Where to start with process automation

Welcome to the twenty-first century! Cars are driving themselves, anything you could want to buy is delivered to your doorstep in two days, and process automation can handle all those basic tasks you used to to have to deal with. You might as well just put your feet up and let your development operation run itself, right? As Lee Corso would say: Not so fast! 

I work with many clients who are starting to use ‘automation’ as a buzz word, the same way many focused on ‘agile’ a few years back. They’ve read a few articles telling about the benefits they can gain, but don’t have a good understanding of the costs or reasons for automation implementation. They tell me they want automation, but they’re not quite sure why.

Automating your workflows can lead to  time savings, fewer mistakes, and more fulfilling working environments for employees, but they can also be costly to set up. Before you go investing in process automation, you should make sure the benefits will outweigh the costs. These are my rules for when to automate:

Automate Recurring tasks

This may seem like common sense, but you’d be surprised how often I see developers spinning their wheels, spending days getting an automated workflow just right, only to realize that a few weeks later, when it’s time to execute the workflow for the second time, things have changed enough that they need to go back to the drawing board. Automation takes time. Whether it be test automation, automated business workflows (hello complex workflows in your ticket tracking software), or creating the right filter to sort your emails into the perfect folder structure, it’s gonna take a bit to configure everything just how you want it. Make sure you balance the time it takes to automate a process with the time you’ll eventually save. If a 4 minute task that you need to perform once a month is going to take you a day to automate properly, go ahead and just continue doing that manually.

Automate to enforce compliance

Not So Fast

While a downside of automation can be it’s lack of flexibility, when it comes to compliance driven tasks, this becomes a huge upside. Ever come up with a fool proof code review process that you’re sure will eliminate any deviations from your style guidelines, only to find that a few weeks in, all of the developers on your team have stopped following the process? Set up rules in your code management software to enforce the right review and sign off before any merge request is approved. You can similarly set up rules in your deployment software to only allow pushes to production from your main branch.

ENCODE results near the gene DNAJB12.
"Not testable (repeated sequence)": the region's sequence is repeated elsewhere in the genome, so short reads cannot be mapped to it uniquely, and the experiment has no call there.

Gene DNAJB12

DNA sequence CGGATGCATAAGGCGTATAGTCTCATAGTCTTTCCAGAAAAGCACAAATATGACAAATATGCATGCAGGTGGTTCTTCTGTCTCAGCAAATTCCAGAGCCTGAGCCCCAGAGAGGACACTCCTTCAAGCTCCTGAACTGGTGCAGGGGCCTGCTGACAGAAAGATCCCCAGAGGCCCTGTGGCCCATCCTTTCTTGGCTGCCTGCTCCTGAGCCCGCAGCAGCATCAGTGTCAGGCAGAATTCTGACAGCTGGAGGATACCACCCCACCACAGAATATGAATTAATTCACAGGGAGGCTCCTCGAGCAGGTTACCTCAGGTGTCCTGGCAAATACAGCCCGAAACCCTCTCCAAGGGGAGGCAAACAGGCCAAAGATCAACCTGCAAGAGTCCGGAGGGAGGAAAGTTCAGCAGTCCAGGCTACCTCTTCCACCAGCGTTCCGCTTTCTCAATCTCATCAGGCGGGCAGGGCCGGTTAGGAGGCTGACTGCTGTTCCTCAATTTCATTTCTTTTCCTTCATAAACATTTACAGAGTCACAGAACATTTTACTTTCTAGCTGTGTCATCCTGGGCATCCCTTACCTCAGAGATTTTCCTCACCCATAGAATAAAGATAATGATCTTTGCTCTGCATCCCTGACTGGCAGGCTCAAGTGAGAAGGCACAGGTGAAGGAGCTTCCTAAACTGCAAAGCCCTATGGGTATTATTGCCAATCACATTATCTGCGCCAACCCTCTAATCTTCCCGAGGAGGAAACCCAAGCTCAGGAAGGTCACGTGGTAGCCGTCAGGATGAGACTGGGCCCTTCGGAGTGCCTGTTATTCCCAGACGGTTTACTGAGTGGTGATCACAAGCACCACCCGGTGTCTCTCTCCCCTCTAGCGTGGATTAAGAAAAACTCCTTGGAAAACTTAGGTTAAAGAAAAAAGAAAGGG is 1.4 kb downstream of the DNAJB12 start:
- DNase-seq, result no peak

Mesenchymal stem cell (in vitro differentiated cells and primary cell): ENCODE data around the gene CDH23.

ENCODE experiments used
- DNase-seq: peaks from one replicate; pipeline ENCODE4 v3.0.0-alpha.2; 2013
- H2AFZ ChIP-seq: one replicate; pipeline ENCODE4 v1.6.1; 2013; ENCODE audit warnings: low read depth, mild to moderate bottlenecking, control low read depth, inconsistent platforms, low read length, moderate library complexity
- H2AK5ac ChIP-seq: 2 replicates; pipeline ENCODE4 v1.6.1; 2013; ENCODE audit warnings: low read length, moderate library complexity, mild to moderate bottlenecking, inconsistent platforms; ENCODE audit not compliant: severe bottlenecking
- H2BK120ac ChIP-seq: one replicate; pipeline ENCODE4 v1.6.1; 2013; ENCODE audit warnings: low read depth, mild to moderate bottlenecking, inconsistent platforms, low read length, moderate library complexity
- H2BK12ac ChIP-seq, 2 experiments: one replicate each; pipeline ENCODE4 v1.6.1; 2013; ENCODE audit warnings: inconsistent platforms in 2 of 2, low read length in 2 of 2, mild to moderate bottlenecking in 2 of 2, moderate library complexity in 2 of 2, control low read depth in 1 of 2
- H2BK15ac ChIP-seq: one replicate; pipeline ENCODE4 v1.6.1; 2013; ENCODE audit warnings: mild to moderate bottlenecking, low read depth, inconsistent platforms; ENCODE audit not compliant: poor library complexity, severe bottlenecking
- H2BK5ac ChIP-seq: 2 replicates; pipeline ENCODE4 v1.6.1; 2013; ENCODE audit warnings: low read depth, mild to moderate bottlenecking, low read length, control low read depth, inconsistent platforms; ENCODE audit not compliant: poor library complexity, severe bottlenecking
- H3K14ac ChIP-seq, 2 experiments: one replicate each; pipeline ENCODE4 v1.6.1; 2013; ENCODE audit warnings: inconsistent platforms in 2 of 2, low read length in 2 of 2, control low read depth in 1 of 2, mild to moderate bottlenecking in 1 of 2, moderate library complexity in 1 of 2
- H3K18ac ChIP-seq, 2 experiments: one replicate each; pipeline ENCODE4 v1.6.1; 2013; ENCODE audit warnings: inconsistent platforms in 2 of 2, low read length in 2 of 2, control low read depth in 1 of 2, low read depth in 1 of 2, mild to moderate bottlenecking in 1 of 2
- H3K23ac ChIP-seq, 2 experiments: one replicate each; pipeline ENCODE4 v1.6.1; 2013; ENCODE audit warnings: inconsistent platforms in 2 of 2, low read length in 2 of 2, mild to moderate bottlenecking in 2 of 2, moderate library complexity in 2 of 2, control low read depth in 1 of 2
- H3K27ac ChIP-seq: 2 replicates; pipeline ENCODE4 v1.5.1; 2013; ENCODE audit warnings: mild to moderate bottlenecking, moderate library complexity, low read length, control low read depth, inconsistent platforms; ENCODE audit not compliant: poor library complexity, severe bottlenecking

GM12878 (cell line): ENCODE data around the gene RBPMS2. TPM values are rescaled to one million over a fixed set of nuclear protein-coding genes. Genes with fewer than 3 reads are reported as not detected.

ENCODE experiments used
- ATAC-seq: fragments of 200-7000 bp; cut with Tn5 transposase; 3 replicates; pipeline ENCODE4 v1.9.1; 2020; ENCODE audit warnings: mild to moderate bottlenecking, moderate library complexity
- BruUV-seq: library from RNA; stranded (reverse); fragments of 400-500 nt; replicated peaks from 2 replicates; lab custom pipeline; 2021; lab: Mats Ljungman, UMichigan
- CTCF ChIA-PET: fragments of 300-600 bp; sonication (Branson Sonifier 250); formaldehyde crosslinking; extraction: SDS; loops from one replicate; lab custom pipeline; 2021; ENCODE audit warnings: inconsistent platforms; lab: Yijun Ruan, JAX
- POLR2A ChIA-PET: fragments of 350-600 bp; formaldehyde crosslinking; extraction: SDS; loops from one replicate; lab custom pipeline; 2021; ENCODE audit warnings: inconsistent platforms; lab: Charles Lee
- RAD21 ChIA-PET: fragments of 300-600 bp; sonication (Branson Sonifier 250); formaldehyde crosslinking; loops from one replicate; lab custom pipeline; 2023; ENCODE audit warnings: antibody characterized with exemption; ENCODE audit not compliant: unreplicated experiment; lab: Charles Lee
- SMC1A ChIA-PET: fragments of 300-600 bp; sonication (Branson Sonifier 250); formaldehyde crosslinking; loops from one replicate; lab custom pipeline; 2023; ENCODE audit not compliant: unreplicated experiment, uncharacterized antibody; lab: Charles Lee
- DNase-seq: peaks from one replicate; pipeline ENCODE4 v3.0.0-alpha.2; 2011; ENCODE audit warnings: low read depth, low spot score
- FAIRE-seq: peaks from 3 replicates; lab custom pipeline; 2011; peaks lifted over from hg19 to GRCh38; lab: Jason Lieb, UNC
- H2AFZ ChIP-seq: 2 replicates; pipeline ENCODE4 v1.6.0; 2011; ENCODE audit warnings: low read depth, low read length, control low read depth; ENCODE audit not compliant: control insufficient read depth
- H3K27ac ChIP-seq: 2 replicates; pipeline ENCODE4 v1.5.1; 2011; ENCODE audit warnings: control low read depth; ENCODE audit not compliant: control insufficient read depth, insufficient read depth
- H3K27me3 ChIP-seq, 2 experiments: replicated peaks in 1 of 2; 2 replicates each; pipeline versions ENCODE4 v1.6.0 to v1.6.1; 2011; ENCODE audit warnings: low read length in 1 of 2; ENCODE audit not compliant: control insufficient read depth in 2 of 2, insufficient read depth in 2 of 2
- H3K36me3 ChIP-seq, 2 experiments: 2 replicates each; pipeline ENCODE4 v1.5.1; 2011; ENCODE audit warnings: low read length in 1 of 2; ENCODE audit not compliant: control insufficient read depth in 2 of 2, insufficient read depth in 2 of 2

For compliance tasks, rather than weighing the time savings against the time it takes to do the automation, weigh the cost of automating against the cost to your team if the step gets missed.

Once you’ve set up your basic rules in your automated build processes, you can start to get a bit creative. Automate the building of your API documentation with every merge to ensure that this is kept up-to date. Automate email notifications of each merge to ensure that developers are notified when someone else is making changes that may affect their work. Of course you could just agree to processes which stated that these steps would be undertaken, but using automated rule suites and automated tasks will go a long way to actually enforce these important process steps are actually taken. 

For compliance tasks, rather than weighing the time savings against the time it takes to do the automation, weigh the cost of automating against the cost to your team if the step gets missed.

This may be an exception to the rules of only automating recurring tasks and only automating things that don’t change often. Even if a complex step only needs to be executed once a month, automating it may ensure that it doesn’t get forgotten next time it is needed. For compliance tasks, rather than weighing the time savings against the time it takes to do the automation, weigh the cost of automating against the cost to your team if the step gets missed.

Automate things that don’t change often

When looking at the tasks and workflows that you can automate, make sure to focus on those that do not change often. Hopefully by now it should be obvious that you don’t want to automate a task that is a  bit different each time you execute it (think using docker containers to automate the spin-up of client environments if each client is different enough to necessitate substantial changes to the base configuration). The thing that a lot of teams overlook, however is that most every new process changes pretty substantially as you get it rolling and put it into production. This is the Agile way. You want to start doing things one way, then iterate and improve through regular retrospectives. Make sure you wait until your processes have stabilized a bit before you automate.